In our last issue, we explored the advantages and disadvantages of being self-employed or working for a company. This article addresses the two major ways to work for a company.
Many massage therapists are hired as independent contractors (IC) when in reality they are employees. Many companies prefer the IC designation because it is less costly; it substantially reduces the amount of paperwork; they aren't required to withhold taxes; they don't need to provide benefits; they don't have to pay matching FICA (Federal Insurance Contributions Act) and Medicare (currently at 7.65 percent) or unemployment insurance; they don't have to provide Worker's Compensation coverage; and it's much easier to terminate a contract than to fire an employee.
The benefits to the therapist for being hired as an IC are a greater sense of autonomy; usually you receive more money for your services; you aren't responsible for running the business; and you can deduct your business-related expenses on your income tax return.
In general, an employee is an individual who performs services subject to the employer's will and control. In addition, an employer has the authority to tell employees what to do and how to do it.
Susan works for a day spa. She is told what hours she is to work and has little control of the types of clients she sees and the modalities she is to use. When not working with clients, she is expected to perform other duties, such as cleaning and marketing. The spa has set prices for services and collects all monies. She receives paychecks and is issued a W2 at the end of the year.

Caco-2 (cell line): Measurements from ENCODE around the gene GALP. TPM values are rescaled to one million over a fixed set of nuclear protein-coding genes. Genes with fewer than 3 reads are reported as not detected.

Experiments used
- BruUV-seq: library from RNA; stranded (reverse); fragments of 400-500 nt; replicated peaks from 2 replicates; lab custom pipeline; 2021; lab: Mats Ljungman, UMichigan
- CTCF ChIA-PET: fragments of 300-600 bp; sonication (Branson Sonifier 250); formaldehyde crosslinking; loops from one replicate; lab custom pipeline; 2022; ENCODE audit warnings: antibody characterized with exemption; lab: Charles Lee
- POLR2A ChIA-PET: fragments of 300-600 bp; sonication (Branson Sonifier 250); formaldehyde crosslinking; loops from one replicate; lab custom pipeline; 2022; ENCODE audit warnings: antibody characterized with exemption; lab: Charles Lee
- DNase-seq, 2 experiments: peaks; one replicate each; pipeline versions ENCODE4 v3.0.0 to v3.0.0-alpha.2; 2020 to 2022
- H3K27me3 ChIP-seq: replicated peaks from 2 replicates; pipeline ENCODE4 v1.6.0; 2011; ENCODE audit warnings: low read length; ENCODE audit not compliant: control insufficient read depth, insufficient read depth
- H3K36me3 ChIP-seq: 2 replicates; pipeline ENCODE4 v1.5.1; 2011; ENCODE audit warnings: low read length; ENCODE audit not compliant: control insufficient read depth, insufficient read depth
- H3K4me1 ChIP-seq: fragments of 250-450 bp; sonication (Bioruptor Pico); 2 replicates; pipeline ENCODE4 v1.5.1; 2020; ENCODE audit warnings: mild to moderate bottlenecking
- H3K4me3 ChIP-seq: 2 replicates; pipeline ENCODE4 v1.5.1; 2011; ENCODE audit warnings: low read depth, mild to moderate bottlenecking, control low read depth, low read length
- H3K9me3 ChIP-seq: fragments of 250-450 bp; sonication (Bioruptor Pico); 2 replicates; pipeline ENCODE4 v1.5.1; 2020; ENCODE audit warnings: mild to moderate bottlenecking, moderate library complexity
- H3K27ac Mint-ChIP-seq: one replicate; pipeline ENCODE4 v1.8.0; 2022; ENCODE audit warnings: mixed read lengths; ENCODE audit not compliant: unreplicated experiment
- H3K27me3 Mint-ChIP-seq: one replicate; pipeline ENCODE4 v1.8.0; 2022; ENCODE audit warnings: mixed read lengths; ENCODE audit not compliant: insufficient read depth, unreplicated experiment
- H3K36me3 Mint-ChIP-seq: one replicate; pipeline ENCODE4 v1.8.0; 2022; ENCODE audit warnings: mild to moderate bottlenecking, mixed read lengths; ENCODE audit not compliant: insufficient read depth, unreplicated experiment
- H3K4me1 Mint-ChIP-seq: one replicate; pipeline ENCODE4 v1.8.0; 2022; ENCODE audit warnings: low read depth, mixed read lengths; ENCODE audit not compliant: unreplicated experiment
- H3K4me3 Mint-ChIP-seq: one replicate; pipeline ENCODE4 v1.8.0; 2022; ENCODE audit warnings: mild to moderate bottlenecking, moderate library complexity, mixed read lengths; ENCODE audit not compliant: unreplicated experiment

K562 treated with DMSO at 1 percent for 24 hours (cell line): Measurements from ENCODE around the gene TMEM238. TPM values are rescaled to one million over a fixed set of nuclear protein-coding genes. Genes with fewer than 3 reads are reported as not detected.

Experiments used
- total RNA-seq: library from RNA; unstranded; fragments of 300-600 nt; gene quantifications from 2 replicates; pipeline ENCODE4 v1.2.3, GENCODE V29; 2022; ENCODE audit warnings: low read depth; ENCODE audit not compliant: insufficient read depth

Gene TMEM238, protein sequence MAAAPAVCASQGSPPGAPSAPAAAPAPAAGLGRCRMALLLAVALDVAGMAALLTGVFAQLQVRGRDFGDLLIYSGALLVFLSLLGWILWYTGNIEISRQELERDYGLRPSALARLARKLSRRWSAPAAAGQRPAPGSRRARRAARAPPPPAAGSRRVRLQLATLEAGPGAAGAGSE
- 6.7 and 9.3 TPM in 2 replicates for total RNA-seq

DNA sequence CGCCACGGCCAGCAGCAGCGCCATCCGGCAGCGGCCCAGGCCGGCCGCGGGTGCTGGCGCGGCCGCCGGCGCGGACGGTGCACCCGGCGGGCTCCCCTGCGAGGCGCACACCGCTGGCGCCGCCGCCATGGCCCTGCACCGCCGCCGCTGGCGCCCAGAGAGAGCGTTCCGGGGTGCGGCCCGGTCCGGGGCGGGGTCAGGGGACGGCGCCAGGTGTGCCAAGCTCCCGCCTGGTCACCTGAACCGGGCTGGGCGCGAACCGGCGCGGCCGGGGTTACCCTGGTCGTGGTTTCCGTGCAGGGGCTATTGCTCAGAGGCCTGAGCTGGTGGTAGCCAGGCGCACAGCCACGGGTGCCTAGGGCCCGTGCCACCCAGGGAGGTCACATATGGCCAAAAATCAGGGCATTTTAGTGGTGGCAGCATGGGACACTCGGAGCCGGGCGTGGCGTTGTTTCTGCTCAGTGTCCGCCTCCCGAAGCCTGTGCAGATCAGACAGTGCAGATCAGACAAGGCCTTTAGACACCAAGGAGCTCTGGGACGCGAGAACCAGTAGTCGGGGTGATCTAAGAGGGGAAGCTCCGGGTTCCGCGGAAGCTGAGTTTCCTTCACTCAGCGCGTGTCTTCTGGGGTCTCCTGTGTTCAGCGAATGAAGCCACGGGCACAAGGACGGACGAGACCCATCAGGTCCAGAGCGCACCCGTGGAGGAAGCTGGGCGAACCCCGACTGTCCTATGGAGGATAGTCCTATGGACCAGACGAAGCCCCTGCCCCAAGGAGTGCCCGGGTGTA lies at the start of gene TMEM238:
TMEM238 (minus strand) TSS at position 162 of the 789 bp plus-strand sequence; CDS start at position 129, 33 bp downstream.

An IC is in charge of establishing his/her own hours, setting fees and controlling the type of work done. The Internal Revenue Service (IRS) states that a general rule is the payer has the right to control or direct only the result of the work done by an IC, and not the means and methods of accomplishing the result.
Steve is a massage therapist who has a private practice providing on-site massage to several companies. He also works on an "as needed" basis for a salon when he is available. He sets his own schedule with the spa and often brings in his own clients. The spa pays him a per session fee less costs to cover room rental, linens and supplies. He receives a 1099-MISC form at the end of the year.
See "Independent Contractor Status" in Issue 2 at www.futureLMT.com for more information on this topic.